Getting Rid of Gym Class

In 2006, Michigan established a ‘merit curriculum’—a set of HS graduation requirements for every student in MI. There was a lot of fanfare around this standardizing and toughening up, with everyone from the governor to local representatives crowing about rigor and high expectations. Here’s the official blurb:

A high school diploma in Michigan will soon say a lot more about the graduate whose name it bears. It will tell employers that our students have mastered the reading, writing, and math skills required for success in the workplace. It will tell college and university admissions officers and career and technical schools the student is ready for the rigors of post-secondary education. It will tell the world — Michigan is committed to having the best-educated workforce.

Many large, suburban high schools in Michigan already had similar graduation requirements—four math credits, four ELA credits, three science and three specific social studies credits, plus two credits in a foreign language and one apiece in the arts, physical education and health, plus an online or technology class. Other schools, especially smaller and rural schools, were compelled to re-jigger their master schedules, course sequences and staffing.

When state legislatures start tinkering with professional work that used to be the strict purview of school districts and their on-site leadership, weird things happen. One of the big shockwaves of the Merit Curriculum was: Everybody takes algebra! Not only regular old, used-to-be-9th-grade algebra, but also Algebra II. Because that was the ticket to the best-educated workforce, evidently.

Schools pointed out that there was a stratum of students who might benefit from math courses other than algebra—personal finance, practical statistics or career-focused math—but the legislature responded with snotty remarks about teachers not believing their students could do higher math, soft bigotry, low expectations, weak math teaching and so on.

Other districts sighed and divided their Algebra I content into two-year sequences (same stuff, just slower) for kids who would have otherwise been scheduled into Practical Math. Some shifted from semesters to trimesters, so if a freshman failed the first trimester of Algebra, they could take it again in the same year.

And—needless to say—teachers rolled their eyes and did what they always do: adjusted. The Merit Curriculum was just another Big Education Idea that sounded good—success in the workplace!—and it was their job to move kids forward.

Because the Merit Curriculum has now been around for 14 years, it has been tweaked, amended and fine-tuned by districts and the Department of Ed. Now, the legislature wants to have another go; they’re suggesting that maybe Physical Education is negotiable.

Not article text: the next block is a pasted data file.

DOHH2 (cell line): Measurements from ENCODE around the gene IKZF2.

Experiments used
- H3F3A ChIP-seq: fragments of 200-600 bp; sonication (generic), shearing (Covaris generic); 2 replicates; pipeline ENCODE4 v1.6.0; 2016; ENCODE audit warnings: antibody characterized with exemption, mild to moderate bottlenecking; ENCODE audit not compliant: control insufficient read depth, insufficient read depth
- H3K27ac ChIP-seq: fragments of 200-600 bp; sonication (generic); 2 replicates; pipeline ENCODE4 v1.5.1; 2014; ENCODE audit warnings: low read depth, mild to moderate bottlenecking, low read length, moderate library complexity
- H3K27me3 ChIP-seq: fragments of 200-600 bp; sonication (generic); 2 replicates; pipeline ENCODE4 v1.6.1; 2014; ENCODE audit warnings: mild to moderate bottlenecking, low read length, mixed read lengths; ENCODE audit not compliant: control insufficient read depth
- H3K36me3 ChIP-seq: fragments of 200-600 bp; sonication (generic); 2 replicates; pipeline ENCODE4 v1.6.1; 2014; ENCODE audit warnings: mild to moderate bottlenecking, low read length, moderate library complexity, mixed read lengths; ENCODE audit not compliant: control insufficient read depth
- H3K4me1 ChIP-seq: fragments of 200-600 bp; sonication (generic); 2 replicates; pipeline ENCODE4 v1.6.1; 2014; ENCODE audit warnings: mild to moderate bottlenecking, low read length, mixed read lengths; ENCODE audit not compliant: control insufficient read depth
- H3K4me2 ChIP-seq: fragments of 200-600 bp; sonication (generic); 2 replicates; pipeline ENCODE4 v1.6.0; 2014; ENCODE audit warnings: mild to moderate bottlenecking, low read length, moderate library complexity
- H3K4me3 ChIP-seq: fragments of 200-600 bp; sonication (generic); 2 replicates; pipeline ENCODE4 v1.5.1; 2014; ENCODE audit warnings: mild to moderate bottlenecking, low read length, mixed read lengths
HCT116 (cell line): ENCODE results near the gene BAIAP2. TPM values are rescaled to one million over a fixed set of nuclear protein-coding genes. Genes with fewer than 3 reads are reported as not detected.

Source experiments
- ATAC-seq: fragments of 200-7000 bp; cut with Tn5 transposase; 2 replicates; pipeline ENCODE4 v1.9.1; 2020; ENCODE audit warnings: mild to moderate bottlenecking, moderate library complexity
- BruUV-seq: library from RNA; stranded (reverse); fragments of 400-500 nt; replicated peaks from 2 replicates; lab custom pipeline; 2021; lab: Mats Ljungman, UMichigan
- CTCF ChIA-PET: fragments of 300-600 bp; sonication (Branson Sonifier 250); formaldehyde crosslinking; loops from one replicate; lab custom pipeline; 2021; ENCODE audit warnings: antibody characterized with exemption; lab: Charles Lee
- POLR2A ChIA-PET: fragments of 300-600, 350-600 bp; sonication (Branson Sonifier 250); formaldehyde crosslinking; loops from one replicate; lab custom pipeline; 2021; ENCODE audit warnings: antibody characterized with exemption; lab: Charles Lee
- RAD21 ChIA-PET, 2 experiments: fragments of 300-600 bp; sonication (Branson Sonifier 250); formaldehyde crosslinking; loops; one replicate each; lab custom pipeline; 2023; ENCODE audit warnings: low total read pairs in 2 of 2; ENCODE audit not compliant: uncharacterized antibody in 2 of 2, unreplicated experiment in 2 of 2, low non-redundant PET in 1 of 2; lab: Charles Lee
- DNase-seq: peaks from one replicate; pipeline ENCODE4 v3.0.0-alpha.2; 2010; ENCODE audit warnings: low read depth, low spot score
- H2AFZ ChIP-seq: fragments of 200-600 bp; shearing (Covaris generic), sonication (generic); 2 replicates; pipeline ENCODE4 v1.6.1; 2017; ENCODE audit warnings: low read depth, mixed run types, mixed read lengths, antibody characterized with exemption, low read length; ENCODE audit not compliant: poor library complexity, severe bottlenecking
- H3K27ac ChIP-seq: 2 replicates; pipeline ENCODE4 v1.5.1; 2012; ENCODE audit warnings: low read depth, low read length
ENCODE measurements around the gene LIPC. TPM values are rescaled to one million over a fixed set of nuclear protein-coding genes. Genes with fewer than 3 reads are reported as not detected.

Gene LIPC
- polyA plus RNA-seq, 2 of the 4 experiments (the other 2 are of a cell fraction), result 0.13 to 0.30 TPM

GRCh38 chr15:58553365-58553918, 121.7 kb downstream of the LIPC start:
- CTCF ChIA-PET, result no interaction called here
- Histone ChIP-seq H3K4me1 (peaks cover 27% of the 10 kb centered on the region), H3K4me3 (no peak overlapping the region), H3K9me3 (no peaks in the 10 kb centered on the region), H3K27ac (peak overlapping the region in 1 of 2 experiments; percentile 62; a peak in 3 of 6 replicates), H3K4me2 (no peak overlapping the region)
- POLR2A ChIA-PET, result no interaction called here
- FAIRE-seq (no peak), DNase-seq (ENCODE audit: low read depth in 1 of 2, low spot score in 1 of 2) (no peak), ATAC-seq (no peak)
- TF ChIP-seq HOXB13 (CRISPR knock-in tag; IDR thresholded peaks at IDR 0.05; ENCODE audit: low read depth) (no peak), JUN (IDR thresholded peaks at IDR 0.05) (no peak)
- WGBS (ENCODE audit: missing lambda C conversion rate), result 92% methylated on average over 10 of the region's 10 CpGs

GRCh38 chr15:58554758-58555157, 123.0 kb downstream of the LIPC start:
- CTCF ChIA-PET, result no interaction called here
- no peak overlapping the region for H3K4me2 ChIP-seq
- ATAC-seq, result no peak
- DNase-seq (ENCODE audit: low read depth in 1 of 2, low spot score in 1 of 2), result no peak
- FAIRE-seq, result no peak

The proposed bill also eliminates the arts credit requirement, the foreign language requirements, and Algebra II. The bill’s sponsor—a Republican—sounds just like the educators who warned, back in 2006, that the MC was going to overturn a lot of carefully calibrated, school-based curriculum development and, you know, meeting of student needs. Here’s what Jon Bumstead, the bill’s principal sponsor said:

“Lansing politicians and bureaucrats have decided that all children must fit into the same mold,” adding that Lansing laws take away local control of education and “micromanage” districts. 

“Michigan does not trust our teachers, principals and superintendents to use their knowledge and expertise to teach our children,” he said. 

Bingo.

But the education community pointed all that out fourteen years ago, and the legislature decided they knew better.

Most of the linked article discusses the benefits of the Physical Education and Health requirement—fitness and weight control, knowledge about opioid abuse, depression and suicide prevention. Advocates make the strongest possible case for retaining the P.E. requirements—life and death.

The article’s headline calls physical education ‘gym’—but I know P.E. teachers have worked hard to get past a ‘throw out the balls’ stereotype and focus on personal fitness and critical health issues. What they do is very important.

But pitting disciplines against each other is an old education policy trick. The more requirements imposed, the less freedom students have to select courses that interest them–and the fewer electives offered.

It’s a delicate balance—adding a two-year foreign language requirement meant an immediate shortage of those teachers, while adding any new requirements made it increasingly difficult for kids to take choir or orchestra or a visual arts sequence for four years. Students with high-speed internet connections at home could knock off their tech requirement in the summer; students without tech capacity lost another hour of electives at school, using the computers there. Career and vocational classes suffered—and soon, there were shortages of entry-level technical and industrial workers.

This core argument—how to best prepare students for the future, given the resources available—is evergreen. The Committee of Ten (ten men, of course) sketched it out in 1892, and 25 years later, the Commission on Reorganizing Secondary Education found it necessary to develop new seven Cardinal Principles.

And we’ve been fighting about these questions ever since.